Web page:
Gueuze can be a wonderful aperitif or a refreshing, anytime drink. It’s a blend of old (up to a year) and new lambics and should be dry, tarty and fruity, with a flavour approaching that of sour apples. It can then be cellared for three or four years. Gueuze is also known as the champagne of beers through this blending and for its spritzy character, let alone its status among connoisseurs.

The trouble with table service and a tempting wallet of beers sipped in magnificent surroundings amongst the chattering Bruxelloises is the subsequent vertical and horizontal alignment. If you’re not careful, you’ll be able to see Moscow. But only on a clear day.


If Belgium wasn’t already famous for beer and chocolate it would be almost famous in a variety of other fields. Perhaps its geographic position rubbing shoulders with big brothers Germany and France has given it an inferiority complex, but its citizens seem to delight in detailing their “nearly” exploits as much as crowing about what we envy them for in the first place. For example, our city guide to Brussels in 2003 announced: “If Kim Clijsters wins at the weekend, she’ll go from the world’s number two tennis player to number one.” She didn’t and she was number six, anyway.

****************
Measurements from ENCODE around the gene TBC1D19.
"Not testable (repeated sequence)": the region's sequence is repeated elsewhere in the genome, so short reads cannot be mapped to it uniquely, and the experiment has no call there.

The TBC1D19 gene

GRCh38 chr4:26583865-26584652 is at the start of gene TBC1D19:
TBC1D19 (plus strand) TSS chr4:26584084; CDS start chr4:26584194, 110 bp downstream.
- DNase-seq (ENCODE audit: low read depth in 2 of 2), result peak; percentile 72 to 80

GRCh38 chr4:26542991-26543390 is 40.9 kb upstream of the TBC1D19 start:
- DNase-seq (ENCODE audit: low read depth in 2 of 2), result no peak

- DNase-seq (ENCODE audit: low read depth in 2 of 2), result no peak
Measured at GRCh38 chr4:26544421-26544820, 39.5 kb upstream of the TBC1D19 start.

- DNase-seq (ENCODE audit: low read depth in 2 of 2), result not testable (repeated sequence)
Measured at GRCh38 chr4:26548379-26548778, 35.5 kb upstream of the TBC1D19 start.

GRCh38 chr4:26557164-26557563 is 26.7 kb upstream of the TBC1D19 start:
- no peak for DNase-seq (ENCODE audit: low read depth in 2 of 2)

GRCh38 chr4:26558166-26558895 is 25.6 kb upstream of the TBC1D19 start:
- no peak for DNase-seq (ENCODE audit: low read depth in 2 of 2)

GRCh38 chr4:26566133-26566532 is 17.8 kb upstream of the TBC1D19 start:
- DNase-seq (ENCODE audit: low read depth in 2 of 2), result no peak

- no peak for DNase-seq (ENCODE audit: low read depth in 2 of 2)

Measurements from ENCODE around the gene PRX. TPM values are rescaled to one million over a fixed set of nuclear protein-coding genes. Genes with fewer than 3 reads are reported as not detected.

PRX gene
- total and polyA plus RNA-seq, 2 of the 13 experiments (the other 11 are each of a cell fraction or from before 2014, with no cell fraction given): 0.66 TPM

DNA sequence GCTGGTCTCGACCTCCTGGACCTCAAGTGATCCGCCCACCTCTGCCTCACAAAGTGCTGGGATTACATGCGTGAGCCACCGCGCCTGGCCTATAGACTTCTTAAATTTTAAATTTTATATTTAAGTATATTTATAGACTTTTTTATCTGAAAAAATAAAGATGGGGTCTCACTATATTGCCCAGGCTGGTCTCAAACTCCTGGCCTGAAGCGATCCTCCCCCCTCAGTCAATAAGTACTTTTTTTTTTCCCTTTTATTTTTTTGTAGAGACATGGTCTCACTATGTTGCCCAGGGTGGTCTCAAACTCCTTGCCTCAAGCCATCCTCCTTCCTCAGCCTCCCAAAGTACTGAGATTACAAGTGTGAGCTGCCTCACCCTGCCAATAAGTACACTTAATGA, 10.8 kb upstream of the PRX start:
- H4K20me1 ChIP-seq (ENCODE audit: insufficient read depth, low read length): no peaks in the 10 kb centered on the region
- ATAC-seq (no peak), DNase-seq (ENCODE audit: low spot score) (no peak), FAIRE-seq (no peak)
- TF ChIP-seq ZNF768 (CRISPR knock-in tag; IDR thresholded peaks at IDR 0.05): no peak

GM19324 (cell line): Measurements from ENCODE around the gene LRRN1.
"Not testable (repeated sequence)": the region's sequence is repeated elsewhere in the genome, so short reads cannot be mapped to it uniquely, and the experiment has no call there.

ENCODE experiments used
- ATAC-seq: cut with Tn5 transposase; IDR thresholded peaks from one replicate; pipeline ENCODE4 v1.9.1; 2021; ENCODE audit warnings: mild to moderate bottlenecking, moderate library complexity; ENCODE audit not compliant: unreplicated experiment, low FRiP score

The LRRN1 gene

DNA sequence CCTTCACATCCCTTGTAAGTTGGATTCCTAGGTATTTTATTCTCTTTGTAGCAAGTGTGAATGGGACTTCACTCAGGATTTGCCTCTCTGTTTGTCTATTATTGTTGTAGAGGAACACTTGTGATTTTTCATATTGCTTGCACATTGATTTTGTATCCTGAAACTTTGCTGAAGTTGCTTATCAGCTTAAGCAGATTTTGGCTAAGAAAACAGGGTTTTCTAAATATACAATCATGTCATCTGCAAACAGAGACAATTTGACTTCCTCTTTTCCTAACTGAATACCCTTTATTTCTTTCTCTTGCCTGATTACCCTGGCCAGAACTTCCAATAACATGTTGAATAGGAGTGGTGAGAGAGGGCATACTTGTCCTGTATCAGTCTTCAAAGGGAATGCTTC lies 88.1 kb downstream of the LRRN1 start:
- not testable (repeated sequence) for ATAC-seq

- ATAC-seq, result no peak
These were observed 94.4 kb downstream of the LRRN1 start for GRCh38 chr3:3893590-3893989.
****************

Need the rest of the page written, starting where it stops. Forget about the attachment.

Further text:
More than ever we need pub owners with the vision and determination to do something that will persuade people to venture out on a wet Tuesday when Holby City might seem the better option. We have plenty of them around the North East and the better ones are doing very well, thank you very much.

Entrepreneurial publican Dave Carr is one such chap.

[Read More]




Alastair Gilmour writes about beer and breweries and pubs and people from a variety of perspectives. Media outlets include The Journal, Newcastle upon Tyne; Brewers’ Guardian, and Cheers North East.



Meet and Drink writer Alastair Gilmour regularly conducts beer events throughout the UK and internationally – tours and tastings that have included a platform suspended 30 metres above the River Tyne and a real ale festival in a Moscow nightclub – and was for several years on the judging panel of the Pilsner Urquell International Master Bartender programme. [READ MORE]